Where? Who? How Do I Do It?

You’ve been networking (making personal connections) all of your life, without even realizing there was a name for what you were doing. Even while you were in prison.

You are networking every time you get together with someone for lunch or a cup of coffee. Networking happens in church groups, your cousin’s wedding, and at a ballgame or card night with friends.

Networking is all about building and maintaining relationships, and that can happen anywhere you are with other people.

Here are a few examples of who you can network with:

  • Family members
  • Friends from both before and after prison
  • Members of your church
  • Local business associations
  • People you’ve met in any support groups you attend. If you’re not involved, find a group to join.

As you start nurturing these relationships, don’t be afraid to let people know you are looking for a job. These personal connections will strengthen, and you will feel confident that people are getting to know who you are, and how you’ll make the most of a second chance at a productive life.

Here are 3 tips to help you network more effectively whether in a one-on-one coffee meeting or a group event:

1 – Be yourself and be curious.

The best approach for any networking opportunity is to be yourself and talk about your job search in a more casual, non-salesy way. Nobody likes to feel like they are being pressed. In simple terms, share but don’t oversell. Always have a positive attitude, and don’t get caught up in negative talk of others or complaining.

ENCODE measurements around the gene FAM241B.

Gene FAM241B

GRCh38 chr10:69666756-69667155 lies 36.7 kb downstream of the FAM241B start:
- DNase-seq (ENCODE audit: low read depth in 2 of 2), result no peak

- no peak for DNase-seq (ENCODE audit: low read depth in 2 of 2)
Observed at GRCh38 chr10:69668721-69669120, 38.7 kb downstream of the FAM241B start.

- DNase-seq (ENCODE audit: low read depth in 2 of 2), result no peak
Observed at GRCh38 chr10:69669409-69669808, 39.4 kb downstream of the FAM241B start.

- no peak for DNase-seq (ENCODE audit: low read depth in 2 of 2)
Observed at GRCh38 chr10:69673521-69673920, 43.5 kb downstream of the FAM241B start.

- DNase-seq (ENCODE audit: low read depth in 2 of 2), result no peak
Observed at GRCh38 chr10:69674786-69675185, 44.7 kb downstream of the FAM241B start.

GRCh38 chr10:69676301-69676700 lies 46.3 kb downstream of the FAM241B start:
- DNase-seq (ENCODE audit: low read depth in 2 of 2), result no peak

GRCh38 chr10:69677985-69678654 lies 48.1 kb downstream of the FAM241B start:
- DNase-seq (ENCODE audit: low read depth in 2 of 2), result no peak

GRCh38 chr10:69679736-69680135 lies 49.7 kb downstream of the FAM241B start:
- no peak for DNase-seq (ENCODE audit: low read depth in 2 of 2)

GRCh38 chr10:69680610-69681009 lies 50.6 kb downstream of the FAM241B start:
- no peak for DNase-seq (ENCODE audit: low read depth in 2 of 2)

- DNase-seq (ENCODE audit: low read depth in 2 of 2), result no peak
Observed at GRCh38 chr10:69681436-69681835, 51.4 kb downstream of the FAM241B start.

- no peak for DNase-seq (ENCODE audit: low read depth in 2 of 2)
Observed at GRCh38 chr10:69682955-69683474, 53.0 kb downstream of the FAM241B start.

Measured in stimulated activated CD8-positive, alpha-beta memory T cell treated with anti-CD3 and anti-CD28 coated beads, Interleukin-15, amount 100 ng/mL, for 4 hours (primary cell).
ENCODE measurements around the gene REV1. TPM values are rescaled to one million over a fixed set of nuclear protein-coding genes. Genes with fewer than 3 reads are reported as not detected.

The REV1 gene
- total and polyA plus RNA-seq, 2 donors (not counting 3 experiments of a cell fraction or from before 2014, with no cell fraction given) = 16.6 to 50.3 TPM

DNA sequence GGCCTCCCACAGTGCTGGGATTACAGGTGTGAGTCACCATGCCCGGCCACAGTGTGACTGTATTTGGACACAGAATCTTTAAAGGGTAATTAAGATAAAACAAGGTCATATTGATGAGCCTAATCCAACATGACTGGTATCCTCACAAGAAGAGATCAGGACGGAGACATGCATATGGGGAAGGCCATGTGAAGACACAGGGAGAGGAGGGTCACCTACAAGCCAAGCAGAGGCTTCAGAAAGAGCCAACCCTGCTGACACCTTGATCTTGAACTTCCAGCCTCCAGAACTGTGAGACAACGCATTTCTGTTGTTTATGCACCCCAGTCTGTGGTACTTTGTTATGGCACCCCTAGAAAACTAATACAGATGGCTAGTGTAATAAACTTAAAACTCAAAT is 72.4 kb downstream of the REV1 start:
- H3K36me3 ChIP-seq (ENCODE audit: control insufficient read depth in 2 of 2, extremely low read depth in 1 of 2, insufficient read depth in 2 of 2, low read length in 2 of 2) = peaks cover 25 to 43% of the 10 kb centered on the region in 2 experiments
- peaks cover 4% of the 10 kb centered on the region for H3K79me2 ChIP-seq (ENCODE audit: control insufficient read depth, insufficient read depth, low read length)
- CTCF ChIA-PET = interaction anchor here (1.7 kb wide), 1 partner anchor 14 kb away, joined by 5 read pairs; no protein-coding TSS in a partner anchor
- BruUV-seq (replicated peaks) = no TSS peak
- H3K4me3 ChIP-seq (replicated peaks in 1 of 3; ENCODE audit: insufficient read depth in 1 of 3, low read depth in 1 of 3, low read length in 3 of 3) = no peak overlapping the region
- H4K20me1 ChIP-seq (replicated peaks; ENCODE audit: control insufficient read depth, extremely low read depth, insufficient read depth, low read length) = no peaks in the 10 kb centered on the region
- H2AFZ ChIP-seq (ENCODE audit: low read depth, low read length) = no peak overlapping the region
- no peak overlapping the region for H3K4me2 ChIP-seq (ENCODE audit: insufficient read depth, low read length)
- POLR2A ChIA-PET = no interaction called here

Also, make it a point to be curious about the other person. Asking thoughtful questions is a great way to put others at ease and will demonstrate your listening skills.

The more interested you are in others, the more interesting you become to them.

Which leads to…

2-  Practice equal parts speaking and listening.

As you network it is important that you listen as much as you talk. Pay close attention to what the other person is saying and listen for common ground to build upon.

Always remember, networking is designed to help you, not to be all about you.

Good relationships are built on rapport and strengthened by a sense of both parties feel heard and understood.

3-  Follow up to solidify connections you’ve made

Nothing can turn a casual contact made at a meeting, lunch, or event into a potential long-term relationship better than a follow-up. Send a note, or a quick email to thank them for their time or provide helpful new insights into your conversation topics.

A follow-up is an effective personal touch showing that your connection and conversations meant something to you, and you are interested in staying in touch.

While you should never give up on your current search strategies, adding networking as a priority can vastly improve the chances of employment for a group of job hunters that can use all the help they can get.